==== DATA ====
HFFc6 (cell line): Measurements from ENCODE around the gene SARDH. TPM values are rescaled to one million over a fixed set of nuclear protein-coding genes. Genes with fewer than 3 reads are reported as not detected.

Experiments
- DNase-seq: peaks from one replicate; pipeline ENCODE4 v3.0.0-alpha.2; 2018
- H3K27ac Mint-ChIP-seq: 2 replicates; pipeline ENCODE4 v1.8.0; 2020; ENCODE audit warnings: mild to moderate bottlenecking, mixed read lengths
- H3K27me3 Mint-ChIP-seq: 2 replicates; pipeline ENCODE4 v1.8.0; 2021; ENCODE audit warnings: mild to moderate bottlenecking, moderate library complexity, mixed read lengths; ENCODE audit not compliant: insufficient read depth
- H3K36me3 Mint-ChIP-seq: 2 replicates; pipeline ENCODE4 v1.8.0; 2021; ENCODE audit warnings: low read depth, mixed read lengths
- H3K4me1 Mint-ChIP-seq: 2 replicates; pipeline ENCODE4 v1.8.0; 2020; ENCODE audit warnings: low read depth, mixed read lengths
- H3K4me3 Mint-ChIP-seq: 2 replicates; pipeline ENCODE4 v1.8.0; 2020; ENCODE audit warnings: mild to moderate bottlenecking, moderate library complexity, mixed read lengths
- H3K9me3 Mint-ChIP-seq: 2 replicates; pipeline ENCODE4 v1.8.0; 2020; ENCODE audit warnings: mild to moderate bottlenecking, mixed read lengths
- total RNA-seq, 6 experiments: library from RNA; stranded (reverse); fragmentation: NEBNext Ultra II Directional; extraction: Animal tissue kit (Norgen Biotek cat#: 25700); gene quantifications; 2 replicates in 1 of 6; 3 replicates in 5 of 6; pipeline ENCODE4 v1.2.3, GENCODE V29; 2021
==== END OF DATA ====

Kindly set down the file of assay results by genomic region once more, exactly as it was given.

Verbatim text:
HFFc6 (cell line): Measurements from ENCODE around the gene SARDH. TPM values are rescaled to one million over a fixed set of nuclear protein-coding genes. Genes with fewer than 3 reads are reported as not detected.

Experiments
- DNase-seq: peaks from one replicate; pipeline ENCODE4 v3.0.0-alpha.2; 2018
- H3K27ac Mint-ChIP-seq: 2 replicates; pipeline ENCODE4 v1.8.0; 2020; ENCODE audit warnings: mild to moderate bottlenecking, mixed read lengths
- H3K27me3 Mint-ChIP-seq: 2 replicates; pipeline ENCODE4 v1.8.0; 2021; ENCODE audit warnings: mild to moderate bottlenecking, moderate library complexity, mixed read lengths; ENCODE audit not compliant: insufficient read depth
- H3K36me3 Mint-ChIP-seq: 2 replicates; pipeline ENCODE4 v1.8.0; 2021; ENCODE audit warnings: low read depth, mixed read lengths
- H3K4me1 Mint-ChIP-seq: 2 replicates; pipeline ENCODE4 v1.8.0; 2020; ENCODE audit warnings: low read depth, mixed read lengths
- H3K4me3 Mint-ChIP-seq: 2 replicates; pipeline ENCODE4 v1.8.0; 2020; ENCODE audit warnings: mild to moderate bottlenecking, moderate library complexity, mixed read lengths
- H3K9me3 Mint-ChIP-seq: 2 replicates; pipeline ENCODE4 v1.8.0; 2020; ENCODE audit warnings: mild to moderate bottlenecking, mixed read lengths
- total RNA-seq, 6 experiments: library from RNA; stranded (reverse); fragmentation: NEBNext Ultra II Directional; extraction: Animal tissue kit (Norgen Biotek cat#: 25700); gene quantifications; 2 replicates in 1 of 6; 3 replicates in 5 of 6; pipeline ENCODE4 v1.2.3, GENCODE V29; 2021